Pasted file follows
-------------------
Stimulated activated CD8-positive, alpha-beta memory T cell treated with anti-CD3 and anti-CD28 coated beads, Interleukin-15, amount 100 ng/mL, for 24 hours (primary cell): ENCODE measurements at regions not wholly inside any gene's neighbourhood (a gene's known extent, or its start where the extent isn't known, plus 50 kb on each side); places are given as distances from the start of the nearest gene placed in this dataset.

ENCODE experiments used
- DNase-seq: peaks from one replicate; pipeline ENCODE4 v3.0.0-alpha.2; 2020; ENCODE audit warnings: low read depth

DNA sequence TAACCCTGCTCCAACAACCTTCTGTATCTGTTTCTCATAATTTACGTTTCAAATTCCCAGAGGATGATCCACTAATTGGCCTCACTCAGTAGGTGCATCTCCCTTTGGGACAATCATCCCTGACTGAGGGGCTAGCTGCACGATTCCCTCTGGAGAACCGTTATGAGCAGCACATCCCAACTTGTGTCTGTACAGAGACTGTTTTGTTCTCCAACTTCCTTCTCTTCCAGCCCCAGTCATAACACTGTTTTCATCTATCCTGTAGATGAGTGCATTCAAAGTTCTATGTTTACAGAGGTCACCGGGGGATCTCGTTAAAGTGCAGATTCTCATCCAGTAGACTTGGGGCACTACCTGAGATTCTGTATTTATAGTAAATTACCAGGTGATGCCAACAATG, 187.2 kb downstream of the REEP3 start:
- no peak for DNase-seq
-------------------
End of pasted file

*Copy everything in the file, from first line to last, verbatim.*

Stimulated activated CD8-positive, alpha-beta memory T cell treated with anti-CD3 and anti-CD28 coated beads, Interleukin-15, amount 100 ng/mL, for 24 hours (primary cell): ENCODE measurements at regions not wholly inside any gene's neighbourhood (a gene's known extent, or its start where the extent isn't known, plus 50 kb on each side); places are given as distances from the start of the nearest gene placed in this dataset.

ENCODE experiments used
- DNase-seq: peaks from one replicate; pipeline ENCODE4 v3.0.0-alpha.2; 2020; ENCODE audit warnings: low read depth

DNA sequence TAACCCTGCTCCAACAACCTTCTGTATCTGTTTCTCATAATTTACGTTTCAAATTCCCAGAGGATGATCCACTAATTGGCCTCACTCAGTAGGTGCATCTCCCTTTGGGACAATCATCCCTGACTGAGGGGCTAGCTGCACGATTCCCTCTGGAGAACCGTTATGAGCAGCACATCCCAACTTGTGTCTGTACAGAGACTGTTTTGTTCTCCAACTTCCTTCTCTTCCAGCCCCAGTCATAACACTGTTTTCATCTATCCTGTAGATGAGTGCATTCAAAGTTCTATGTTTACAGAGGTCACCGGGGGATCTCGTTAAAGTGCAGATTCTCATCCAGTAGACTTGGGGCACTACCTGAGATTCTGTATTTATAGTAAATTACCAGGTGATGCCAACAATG, 187.2 kb downstream of the REEP3 start:
- no peak for DNase-seq